The third annual “Josh Rose Day” at the Richmond Community Blood Center (CBC) Wednesday, March 5 was more than a birthday party and blood drive in memory of organ donor Josh Rose.  It was a celebration of first-time blood donations and the first ever meeting between Josh’s family and Chris Norman, one of the people saved by Josh’s “gift of life.”

Josh left behind a wife and two small children when he fell from the bed of a moving pickup truck in 2010 and suffered a fatal blow to the head.  But his commitment to organ donation gave a second chance to four gravely ill patients in need of transplants.

Chris Norman received a liver transplant from Josh on September 5, 2010.  Another man received his heart, and two others his kidneys.  Josh’s mother Shirley Falcone met the heart recipient and felt Josh’s heart beating in his chest.  She corresponded with Chris and spoke on the phone. Chris is a regional vice president for a hotel company in Indianapolis. He wanted to come to the first Josh Rose Day blood drive in 2012 but was ill.  The families couldn’t connect in 2013, but this year Chris was committed to coming to the blood drive, bringing his family, and hopefully donating.

“We definitely wanted to meet every one in the family,” he said. “I learned a lot on line about the family and wanted to take the opportunity to donate and meet these guys and thank them for the great gift they gave our family.  It was a big loss for their family and I was just excited to meet them.”

The unique relationship between the families was set in motion when Chris went from being “perfectly healthy” to hospitalized with acute liver failure.  “I had a couple of days to live really,” he said.  He was evaluated for transplant suitability and placed on a waiting list. “My wife went home and 11 or 12 hours later they were calling her back to say they have a donor.” Josh had been at a gathering in Richmond, enjoying friends and the outdoors, when he suffered his fatal accident.

Chris arrived at the Richmond Donor Center for Josh Rose Day with his wife Kristin, 21-year-old son Nick and 16-year-old daughter Madalyne.  They met Shirley and her husband Joe; Josh’s wife Tasha; Josh’ 11-yearold daughter Haylie and Josh and Tasha’s 9-year-old son Caleb; Josh’s brothers Bryson and Mike, and Mike’s 16-year-old daughter Heather.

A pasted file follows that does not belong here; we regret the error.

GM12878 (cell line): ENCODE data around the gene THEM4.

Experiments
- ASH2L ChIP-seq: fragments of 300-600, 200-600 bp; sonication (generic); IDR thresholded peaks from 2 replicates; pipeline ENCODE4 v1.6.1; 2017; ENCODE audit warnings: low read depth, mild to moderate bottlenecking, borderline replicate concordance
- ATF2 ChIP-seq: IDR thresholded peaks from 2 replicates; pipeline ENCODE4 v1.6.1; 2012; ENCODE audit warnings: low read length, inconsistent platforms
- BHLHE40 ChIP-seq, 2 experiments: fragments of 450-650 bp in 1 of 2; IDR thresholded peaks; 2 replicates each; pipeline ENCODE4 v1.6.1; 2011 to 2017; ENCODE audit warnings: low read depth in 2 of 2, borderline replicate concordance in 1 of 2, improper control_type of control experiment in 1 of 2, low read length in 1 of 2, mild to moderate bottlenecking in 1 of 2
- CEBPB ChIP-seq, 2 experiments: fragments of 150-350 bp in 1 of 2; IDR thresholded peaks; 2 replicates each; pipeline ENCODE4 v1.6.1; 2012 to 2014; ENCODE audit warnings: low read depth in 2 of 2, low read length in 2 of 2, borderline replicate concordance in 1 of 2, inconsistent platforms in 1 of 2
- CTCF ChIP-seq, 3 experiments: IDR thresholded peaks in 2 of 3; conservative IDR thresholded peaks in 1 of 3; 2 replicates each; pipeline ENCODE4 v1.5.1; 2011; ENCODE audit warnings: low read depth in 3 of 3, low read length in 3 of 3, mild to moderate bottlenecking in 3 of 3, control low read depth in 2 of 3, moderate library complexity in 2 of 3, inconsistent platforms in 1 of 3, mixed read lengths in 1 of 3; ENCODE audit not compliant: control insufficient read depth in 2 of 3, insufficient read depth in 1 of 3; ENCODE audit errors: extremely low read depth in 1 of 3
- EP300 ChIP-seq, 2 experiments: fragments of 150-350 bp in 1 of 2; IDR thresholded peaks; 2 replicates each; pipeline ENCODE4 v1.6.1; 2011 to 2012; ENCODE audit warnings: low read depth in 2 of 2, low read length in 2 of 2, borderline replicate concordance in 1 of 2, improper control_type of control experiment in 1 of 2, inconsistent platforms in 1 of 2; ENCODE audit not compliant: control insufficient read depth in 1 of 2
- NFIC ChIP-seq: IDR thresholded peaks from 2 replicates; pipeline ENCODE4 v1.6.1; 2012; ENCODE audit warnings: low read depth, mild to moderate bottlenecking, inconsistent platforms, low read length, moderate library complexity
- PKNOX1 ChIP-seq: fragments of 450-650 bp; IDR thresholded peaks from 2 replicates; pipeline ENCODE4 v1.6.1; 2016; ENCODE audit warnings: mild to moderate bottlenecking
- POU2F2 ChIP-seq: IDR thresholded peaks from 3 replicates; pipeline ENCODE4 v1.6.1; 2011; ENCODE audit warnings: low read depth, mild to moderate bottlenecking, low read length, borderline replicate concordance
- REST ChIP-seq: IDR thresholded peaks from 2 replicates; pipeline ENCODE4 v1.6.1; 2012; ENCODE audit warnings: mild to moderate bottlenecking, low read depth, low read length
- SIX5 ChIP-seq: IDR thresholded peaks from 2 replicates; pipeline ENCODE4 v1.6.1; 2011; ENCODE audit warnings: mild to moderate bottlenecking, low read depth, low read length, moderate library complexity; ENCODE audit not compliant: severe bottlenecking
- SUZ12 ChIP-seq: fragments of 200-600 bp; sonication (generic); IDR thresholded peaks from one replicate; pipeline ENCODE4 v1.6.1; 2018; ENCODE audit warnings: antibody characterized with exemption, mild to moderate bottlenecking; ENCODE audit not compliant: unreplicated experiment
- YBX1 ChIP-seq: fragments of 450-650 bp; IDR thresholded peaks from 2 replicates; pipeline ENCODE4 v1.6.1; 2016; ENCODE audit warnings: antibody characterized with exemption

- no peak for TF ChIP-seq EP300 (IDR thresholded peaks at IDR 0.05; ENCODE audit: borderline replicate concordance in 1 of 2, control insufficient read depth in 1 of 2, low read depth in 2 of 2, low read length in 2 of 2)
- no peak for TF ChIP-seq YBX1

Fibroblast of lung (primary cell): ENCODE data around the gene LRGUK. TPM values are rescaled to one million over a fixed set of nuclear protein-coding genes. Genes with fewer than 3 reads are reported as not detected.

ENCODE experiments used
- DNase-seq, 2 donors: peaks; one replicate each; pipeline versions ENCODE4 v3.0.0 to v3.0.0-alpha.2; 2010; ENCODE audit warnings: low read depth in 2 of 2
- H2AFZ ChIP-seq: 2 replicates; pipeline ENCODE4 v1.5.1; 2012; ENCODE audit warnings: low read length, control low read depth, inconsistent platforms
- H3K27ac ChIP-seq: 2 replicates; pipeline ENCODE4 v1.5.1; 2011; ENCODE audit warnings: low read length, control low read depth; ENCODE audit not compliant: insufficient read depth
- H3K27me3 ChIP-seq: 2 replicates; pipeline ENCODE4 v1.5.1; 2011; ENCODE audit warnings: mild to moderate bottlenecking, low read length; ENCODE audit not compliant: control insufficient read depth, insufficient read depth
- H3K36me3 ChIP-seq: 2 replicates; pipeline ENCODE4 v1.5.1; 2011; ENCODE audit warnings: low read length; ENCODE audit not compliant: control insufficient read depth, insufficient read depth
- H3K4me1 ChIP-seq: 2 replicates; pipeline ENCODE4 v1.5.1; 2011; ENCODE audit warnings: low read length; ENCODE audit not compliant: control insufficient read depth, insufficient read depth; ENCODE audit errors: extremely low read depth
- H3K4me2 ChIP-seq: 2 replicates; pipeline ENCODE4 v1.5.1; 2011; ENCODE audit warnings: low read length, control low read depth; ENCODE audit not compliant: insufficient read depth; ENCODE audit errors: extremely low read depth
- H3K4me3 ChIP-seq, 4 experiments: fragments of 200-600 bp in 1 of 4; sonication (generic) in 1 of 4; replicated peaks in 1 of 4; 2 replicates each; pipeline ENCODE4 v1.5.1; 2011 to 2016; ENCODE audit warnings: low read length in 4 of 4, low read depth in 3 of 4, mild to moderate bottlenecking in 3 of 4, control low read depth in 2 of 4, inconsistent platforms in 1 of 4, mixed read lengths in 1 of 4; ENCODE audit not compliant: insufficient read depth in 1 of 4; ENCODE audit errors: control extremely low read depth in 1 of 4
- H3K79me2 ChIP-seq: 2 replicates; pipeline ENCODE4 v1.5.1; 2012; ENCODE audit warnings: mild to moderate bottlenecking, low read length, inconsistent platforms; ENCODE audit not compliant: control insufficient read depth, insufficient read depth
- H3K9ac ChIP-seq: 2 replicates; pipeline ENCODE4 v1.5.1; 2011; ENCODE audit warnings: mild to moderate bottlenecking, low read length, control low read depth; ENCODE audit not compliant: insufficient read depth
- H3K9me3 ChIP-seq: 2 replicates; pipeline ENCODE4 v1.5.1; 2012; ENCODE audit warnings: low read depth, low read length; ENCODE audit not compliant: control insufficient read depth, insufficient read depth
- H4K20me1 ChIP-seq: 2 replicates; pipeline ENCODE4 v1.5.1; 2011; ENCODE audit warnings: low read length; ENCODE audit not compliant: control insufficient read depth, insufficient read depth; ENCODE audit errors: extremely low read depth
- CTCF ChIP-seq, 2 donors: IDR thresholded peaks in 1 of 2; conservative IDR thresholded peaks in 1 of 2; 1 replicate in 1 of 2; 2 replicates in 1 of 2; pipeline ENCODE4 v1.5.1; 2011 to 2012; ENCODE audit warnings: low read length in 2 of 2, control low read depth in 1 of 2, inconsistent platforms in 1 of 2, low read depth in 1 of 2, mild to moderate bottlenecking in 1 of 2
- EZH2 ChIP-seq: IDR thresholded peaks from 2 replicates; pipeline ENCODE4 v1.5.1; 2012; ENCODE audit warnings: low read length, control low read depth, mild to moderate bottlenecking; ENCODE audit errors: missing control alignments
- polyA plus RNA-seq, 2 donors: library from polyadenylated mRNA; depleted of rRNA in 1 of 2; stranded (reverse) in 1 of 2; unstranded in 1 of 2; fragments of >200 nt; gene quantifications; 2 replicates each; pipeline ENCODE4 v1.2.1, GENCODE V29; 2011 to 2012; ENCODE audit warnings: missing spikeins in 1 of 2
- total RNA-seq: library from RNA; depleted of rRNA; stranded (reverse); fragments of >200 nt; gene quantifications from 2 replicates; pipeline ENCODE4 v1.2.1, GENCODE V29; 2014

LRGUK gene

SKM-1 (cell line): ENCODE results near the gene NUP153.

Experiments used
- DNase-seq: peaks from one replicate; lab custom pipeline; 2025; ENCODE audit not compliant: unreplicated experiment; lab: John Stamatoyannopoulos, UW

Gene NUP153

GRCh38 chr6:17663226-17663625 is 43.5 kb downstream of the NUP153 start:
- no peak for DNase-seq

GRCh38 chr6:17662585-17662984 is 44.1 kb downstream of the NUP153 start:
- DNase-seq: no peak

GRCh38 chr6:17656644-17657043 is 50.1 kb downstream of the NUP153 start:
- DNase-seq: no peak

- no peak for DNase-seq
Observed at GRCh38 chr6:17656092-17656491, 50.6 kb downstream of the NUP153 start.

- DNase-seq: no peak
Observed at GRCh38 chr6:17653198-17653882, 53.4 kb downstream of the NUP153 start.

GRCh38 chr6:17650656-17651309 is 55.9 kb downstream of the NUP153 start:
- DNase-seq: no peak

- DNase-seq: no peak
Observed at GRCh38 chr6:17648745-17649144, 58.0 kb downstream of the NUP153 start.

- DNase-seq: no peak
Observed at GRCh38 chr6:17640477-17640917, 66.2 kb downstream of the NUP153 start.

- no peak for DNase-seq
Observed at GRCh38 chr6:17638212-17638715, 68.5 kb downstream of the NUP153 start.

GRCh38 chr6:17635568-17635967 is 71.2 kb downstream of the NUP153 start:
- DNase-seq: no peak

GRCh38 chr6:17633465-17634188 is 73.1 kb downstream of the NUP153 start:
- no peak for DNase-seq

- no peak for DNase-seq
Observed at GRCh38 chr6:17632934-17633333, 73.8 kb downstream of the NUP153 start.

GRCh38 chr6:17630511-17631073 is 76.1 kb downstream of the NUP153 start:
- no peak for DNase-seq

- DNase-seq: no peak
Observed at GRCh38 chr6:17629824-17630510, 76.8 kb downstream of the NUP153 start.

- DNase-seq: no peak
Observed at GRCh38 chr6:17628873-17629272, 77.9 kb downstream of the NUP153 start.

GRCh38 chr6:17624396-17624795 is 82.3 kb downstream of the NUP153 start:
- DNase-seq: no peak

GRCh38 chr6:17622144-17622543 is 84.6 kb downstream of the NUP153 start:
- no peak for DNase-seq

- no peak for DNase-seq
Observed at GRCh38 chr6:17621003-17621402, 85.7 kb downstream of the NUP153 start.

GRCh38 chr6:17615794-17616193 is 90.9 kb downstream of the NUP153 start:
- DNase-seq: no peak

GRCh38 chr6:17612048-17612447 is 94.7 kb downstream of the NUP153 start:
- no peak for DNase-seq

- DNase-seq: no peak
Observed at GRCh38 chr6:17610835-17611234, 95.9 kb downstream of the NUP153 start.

The entire Norman family registered to donate.  Chris was not able to donate because of his transplant, and Madalyne was deferred because of a minor medical condition. But Kristin was able to donate, and Nick made his first lifetime donation.

“I’ve done it my whole life,” said Chris. “I started when I was 16. My wife and I both donate, and we both have been organ donors ever since we got our driver licenses at 16.  We always believed in donating blood and helping any way we can.”

Josh’s niece Heather made her first lifetime donation at the blood drive.  At 16, all she needed was her dad Mike’s consent. “I’ve been wanting to do it as long as we’ve been doing the blood drive for my uncle,” said Heather. “I remember him a lot. He was always the crazy one! There was not a lot you couldn’t go and talk with him about, he was always open about things.”

The blood drive resulted in 32 registrations with four first-time donors and 24 donations for 192% of the collection goal, which surpassed the totals from last year’s Josh Rose Day.

Tasha also donated in Josh’s memory. She has remarried and has a five-month old son.  Both Josh and Tasha had children from previous relationship before they were married, and now Tasha and her husband Shawn care for eight children from their combined families, ranging in age from five months to 16 years.  Josh and Tasha’s son Caleb was five when Josh died.

“For us, CJ (Caleb Joshua), Josh’s son we had together, he said, ‘I can’t wait until Wednesday because it’s dad’s birthday!’” said Tasha. “Josh is still alive because of this. It’s nice having something positive to think about on his birthday.”

Chris Norman knows that he is still alive because of Josh, and nothing could be more positive for both families than celebrating the lives of Chris and Josh at the blood drive.

“It’s amazing, an incredible thing,” said Chris. “It’s not easy, not for them, I’m sure. It’s emotional for us as well.  That was the idea from the beginning, after the initial correspondence and talking on the phone.  It’s always been the plan for us to have the opportunity to finally meet the family. It was great for us and I think good for everyone.”

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